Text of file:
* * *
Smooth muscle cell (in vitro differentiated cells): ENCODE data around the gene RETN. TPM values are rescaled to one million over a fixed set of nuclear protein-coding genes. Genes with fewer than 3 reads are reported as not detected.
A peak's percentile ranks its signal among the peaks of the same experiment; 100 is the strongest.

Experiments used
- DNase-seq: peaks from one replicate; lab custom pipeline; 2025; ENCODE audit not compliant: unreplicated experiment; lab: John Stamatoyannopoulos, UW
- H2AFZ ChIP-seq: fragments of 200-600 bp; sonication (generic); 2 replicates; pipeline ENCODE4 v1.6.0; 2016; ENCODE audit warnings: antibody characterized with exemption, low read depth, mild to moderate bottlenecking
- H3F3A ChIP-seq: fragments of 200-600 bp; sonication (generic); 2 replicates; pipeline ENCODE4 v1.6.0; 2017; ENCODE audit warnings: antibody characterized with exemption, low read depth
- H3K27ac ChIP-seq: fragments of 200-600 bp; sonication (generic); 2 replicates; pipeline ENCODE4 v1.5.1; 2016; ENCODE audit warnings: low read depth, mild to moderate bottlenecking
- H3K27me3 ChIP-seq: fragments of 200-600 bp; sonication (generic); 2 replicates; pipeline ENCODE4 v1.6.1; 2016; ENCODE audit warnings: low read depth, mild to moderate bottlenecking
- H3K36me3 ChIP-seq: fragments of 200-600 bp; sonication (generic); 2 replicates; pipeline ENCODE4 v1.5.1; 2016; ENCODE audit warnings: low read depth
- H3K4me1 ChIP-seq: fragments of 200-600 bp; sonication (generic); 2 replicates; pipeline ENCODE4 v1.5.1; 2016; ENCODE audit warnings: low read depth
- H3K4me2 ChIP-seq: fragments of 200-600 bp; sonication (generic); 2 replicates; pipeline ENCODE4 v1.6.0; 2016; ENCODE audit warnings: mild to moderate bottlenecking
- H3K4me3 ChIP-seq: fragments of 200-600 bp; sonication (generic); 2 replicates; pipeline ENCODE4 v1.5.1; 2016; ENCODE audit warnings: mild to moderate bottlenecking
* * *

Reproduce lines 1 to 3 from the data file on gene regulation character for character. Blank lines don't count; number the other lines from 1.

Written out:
Smooth muscle cell (in vitro differentiated cells): ENCODE data around the gene RETN. TPM values are rescaled to one million over a fixed set of nuclear protein-coding genes. Genes with fewer than 3 reads are reported as not detected.
A peak's percentile ranks its signal among the peaks of the same experiment; 100 is the strongest.

Experiments used